AACR: MD Anderson’s Scott Kopetz and Elizabeth Travis honored with 2024 Scientific Achievement Awards

Awards presented at AACR Annual Meeting recognize significant achievements in translational research and oncology leadership

Two researchers from The University of Texas MD Anderson Cancer Center will be honored with Scientific Achievement Awards at the American Association for Cancer Research (AACR) Annual Meeting 2024 for accomplishments in clinical and translational research as well as outstanding leadership in oncology. 

Scott Kopetz, M.D., Ph.D., will be presented with the AACR-Waun Ki Hong Award for Outstanding Achievement in Translational and Clinical Cancer Research. Kopetz spearheaded the development of novel therapies for patients with BRAF-mutated metastatic colon cancer with poor prognoses. The AACR-Women in Cancer Research Charlotte Friend Lectureship will be awarded to Elizabeth Travis, Ph.D., for her lauded research contributions to defining the effects of radiation on normal tissues, and for her leadership in supporting women and their careers in science.

“We are proud to see Drs. Kopetz and Travis recognized by AACR for their remarkable research accomplishments and exemplary leadership,” said Peter WT Pisters, M.D., president of MD Anderson. “Their work has defined current practices in medical and radiation oncology, and their commitment to leadership and impactful research has inspired many clinicians and scientists.”

Kopetz, professor of Gastrointestinal Medical Oncology and associate vice president for Translational Integration, is internationally renowned as a leader in colorectal cancer. He is honored for exceptional translational and clinical research and for leading efforts to establish new standards of care for BRAF-mutated metastatic colorectal cancer, which previously had a poor prognosis. Using molecular profiling and patient-derived xenografts, Kopetz discovered resistance mechanisms and approaches to overcome these pathways. He led clinical studies evaluating vemurafenib, cetuximab and irinotecan, including the Phase III BEACON study that resulted in additions to the National Comprehensive Cancer Network (NCCN) guidelines and Food and Drug Administration (FDA) approval of encorafenib plus cetuximab. Kopetz will present his award lecture April 7.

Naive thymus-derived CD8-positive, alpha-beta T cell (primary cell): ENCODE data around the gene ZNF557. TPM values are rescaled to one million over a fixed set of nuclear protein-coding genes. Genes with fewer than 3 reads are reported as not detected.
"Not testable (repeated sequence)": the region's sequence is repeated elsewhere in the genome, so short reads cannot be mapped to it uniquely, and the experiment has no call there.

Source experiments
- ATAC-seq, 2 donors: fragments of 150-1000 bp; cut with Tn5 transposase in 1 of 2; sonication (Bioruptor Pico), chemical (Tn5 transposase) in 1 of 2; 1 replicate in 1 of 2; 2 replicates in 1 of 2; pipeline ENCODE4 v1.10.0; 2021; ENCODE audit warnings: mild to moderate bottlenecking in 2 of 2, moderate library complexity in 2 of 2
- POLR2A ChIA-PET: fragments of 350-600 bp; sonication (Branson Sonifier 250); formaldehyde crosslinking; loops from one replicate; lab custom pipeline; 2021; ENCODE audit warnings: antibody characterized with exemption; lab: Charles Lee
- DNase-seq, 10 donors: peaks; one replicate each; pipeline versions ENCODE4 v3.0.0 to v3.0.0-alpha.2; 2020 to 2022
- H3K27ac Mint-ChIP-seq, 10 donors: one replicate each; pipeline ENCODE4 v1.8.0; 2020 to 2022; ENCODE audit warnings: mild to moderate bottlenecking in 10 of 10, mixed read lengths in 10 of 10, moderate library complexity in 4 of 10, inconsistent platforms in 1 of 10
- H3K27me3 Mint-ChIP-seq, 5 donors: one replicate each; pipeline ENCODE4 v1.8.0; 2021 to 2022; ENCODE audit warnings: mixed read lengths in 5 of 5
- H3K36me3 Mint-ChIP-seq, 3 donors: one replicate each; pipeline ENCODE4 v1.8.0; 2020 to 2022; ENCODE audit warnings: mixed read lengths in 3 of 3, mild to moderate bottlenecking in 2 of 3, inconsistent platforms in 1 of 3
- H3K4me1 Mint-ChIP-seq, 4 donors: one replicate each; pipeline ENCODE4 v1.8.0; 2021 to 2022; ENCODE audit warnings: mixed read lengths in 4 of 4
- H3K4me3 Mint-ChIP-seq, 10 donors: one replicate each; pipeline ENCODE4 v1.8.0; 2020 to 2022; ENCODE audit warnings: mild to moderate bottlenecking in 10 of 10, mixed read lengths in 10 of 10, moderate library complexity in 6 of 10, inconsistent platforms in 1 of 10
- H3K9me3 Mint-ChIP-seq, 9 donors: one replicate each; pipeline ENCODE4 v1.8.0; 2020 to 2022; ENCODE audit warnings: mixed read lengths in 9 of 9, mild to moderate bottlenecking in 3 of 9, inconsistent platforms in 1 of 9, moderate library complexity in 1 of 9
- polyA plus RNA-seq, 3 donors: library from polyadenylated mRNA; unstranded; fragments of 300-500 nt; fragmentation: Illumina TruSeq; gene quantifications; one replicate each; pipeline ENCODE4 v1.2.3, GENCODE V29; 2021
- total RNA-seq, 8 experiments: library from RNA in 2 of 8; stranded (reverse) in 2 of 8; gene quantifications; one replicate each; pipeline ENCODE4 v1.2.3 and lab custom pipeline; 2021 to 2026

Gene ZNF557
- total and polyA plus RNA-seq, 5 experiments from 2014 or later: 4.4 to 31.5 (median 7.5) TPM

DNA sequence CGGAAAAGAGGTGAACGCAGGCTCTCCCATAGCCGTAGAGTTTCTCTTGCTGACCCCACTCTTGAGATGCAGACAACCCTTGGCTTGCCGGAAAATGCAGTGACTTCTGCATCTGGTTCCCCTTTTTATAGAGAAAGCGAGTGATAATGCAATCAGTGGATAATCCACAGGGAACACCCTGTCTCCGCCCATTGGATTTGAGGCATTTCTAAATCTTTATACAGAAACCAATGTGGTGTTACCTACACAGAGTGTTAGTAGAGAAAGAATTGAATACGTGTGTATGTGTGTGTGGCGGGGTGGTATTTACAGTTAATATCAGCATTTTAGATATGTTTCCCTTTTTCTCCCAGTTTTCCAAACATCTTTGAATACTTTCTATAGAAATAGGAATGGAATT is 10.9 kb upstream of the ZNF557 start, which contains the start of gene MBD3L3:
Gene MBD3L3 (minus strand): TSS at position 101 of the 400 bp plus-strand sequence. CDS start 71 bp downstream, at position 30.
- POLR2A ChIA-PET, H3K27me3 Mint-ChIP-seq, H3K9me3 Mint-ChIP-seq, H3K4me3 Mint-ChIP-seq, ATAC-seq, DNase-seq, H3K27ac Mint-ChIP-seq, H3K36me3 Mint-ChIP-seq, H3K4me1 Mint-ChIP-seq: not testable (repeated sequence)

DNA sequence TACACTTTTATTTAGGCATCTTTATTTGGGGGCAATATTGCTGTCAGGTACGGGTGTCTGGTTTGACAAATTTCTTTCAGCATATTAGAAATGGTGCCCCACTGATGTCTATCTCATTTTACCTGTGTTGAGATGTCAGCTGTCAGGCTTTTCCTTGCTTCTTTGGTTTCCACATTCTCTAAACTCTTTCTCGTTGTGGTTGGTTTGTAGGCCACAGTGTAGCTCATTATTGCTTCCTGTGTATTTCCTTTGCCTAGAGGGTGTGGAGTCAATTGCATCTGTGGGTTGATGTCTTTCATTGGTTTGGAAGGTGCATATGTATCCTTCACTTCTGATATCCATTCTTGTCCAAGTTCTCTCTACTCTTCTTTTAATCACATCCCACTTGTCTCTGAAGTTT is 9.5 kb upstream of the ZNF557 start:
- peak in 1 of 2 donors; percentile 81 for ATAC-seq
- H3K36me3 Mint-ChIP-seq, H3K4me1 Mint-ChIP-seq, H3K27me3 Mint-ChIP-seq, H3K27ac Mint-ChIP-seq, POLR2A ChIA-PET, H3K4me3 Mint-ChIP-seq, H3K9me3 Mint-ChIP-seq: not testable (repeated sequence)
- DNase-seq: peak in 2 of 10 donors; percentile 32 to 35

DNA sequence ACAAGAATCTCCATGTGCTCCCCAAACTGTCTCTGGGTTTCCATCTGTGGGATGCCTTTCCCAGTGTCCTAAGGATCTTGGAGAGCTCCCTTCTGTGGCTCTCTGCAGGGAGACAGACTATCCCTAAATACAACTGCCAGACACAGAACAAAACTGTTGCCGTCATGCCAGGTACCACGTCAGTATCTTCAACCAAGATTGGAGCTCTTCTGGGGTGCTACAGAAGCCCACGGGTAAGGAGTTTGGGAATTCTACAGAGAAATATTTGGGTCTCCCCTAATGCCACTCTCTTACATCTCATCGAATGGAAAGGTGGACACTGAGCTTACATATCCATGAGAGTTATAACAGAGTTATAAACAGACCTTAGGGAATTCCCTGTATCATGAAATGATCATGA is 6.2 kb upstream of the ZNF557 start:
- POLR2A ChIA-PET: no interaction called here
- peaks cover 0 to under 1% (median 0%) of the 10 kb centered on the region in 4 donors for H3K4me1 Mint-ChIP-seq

Travis, professor of Experimental Radiation Oncology, dedicated 41 years of service to cancer research and patients. Her seminal contributions have advanced both the field of radiation oncology and the careers of many clinicians and scientists. Throughout her career, Travis dedicated herself to supporting women in science through her leadership and mentorship. She also worked tirelessly to educate, train and advocate for trainees and young faculty in science and medicine. She pioneered the study of pulmonary complications in cancer therapy and the effects of radiation on normal tissues. She developed the now-standard method for measuring indications of radiation damage, opened the study into the pathophysiology of radiation lung damage, and demonstrated that bone marrow transplantation reduces lethality from abdominal irradiation and intestinal damage. Travis will present her award lecture April 8.

“The work of Dr. Kopetz and Dr. Travis exemplifies MD Anderson’s commitment to exceptional research that can bring meaningful benefits to patients,” said Giulio Draetta, M.D., Ph. D., chief scientific officer at MD Anderson. “We applaud their contributions to the field and congratulate them on these prestigious honors from AACR.”